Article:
Monday, December 26, 2005

"I am serious, and don't call me Shirley"

I finally got ahold of SkyDork, and he's laid to rest the question of the Boston landing. It seems that they simply would not have had enough gas to get all the way to Milwaukee.

They put enough fuel to get where they're going ( with a little extra, just incase ), and that fuel allotment is based off of normal flight conditions. They also calculate for weather, which includes tempature, and wind speeds. They also calculate passenger weight, and the center of gravity on the plane. Sounds like good times trying to figure that all out.

Anyway, SkyDork said that the usual flight travels at 400-500 knots ( he wouldn't give me a MPH equivalent ), and in this flight's case, the landing gear would have caused substantial drag, and only allowed the plane to fly around 200 knots.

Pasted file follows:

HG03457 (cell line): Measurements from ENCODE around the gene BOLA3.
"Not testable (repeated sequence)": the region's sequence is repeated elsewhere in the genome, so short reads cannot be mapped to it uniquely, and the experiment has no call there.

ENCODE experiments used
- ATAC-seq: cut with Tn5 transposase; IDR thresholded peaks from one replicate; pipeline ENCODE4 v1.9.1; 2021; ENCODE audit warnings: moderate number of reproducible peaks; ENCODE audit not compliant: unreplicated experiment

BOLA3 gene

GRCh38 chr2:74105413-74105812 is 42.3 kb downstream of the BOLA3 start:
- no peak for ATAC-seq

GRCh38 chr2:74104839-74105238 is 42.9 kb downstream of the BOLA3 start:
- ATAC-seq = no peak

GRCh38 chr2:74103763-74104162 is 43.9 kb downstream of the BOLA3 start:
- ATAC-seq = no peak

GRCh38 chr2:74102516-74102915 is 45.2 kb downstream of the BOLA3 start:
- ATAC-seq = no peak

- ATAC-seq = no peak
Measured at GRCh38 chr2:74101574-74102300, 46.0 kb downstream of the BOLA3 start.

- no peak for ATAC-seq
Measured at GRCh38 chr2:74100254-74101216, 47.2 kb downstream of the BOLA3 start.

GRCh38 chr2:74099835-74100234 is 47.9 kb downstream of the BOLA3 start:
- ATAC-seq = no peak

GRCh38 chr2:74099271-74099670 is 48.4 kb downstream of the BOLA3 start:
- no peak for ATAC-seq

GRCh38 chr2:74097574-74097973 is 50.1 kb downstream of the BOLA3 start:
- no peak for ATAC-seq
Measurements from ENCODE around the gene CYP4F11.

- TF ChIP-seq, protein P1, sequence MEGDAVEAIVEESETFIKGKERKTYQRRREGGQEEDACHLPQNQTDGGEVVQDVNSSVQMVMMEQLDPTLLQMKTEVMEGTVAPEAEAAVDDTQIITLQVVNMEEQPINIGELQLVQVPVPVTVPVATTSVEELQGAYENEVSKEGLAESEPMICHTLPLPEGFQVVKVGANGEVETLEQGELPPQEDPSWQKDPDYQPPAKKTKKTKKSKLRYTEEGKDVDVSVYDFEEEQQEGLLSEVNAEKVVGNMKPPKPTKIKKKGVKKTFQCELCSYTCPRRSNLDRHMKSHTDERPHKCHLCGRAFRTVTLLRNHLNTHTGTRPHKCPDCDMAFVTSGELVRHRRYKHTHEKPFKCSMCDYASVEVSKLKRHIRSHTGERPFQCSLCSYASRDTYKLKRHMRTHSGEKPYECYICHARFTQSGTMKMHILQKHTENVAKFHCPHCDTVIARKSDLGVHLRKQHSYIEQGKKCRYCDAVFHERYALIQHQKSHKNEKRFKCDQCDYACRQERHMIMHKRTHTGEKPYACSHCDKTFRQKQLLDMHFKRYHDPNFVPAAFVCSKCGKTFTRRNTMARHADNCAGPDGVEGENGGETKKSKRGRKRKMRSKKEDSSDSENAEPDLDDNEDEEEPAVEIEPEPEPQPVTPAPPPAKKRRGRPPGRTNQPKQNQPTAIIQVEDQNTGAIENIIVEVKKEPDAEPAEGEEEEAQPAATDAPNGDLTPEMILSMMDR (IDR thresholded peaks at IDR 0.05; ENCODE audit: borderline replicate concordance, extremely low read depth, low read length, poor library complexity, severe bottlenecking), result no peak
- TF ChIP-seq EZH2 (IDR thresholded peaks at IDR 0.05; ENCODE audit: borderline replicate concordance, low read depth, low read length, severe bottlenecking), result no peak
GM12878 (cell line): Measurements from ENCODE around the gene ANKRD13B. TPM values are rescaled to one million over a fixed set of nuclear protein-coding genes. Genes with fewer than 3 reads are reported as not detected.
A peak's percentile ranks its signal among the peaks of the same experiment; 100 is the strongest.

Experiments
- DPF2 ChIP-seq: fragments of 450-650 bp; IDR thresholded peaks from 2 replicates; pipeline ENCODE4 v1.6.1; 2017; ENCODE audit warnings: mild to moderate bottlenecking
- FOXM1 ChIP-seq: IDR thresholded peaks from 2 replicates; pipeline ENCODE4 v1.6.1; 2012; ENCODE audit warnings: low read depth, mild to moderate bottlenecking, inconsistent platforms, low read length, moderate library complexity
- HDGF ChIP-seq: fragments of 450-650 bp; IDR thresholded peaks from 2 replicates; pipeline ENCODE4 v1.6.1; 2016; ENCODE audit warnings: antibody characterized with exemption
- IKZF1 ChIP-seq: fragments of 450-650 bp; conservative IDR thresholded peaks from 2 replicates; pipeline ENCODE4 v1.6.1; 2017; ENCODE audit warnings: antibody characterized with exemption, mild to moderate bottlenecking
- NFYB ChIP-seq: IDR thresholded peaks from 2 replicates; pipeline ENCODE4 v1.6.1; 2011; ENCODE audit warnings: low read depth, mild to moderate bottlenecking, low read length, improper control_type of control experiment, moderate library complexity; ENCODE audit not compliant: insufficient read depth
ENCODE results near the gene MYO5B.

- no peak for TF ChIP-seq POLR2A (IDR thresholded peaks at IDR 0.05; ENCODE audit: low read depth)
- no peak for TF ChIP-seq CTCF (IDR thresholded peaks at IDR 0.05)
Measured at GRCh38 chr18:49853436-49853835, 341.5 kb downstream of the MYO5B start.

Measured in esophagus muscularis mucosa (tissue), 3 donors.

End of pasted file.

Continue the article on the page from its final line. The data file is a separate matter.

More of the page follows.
He also said that the situation was the worst possible scenario for a landing gear mishap, and that the pilots should be commended on a job well done. The optimal situation for what they went through would be for the gear to recycle itself, and go back in, but not come back out. In this case however, there was a strong chance the gear would have snapped off, and not allowed the pilots to steer the plane once it's on the ground. If they make a belly landing, or 2 wheel landing, the pilots have MUCH more steering control.

So there you have it. I know most of you hadn't slept the past few days, wondering why the broken plane just didn't fly home, but now you know.

And knowing is half the battle.


At 4:19 PM, Blogger Nick said...

Hmmmm... interesting.

Though a typical flying speed of 400-500 knots seems awfully high to me... but what do I know. By the way, it's easy to convert any measurments using Google. In this case, just search on 400 knots in mph, and it will automatically convert it for you. You can even use it as a calculator if you want. Read more about it here.


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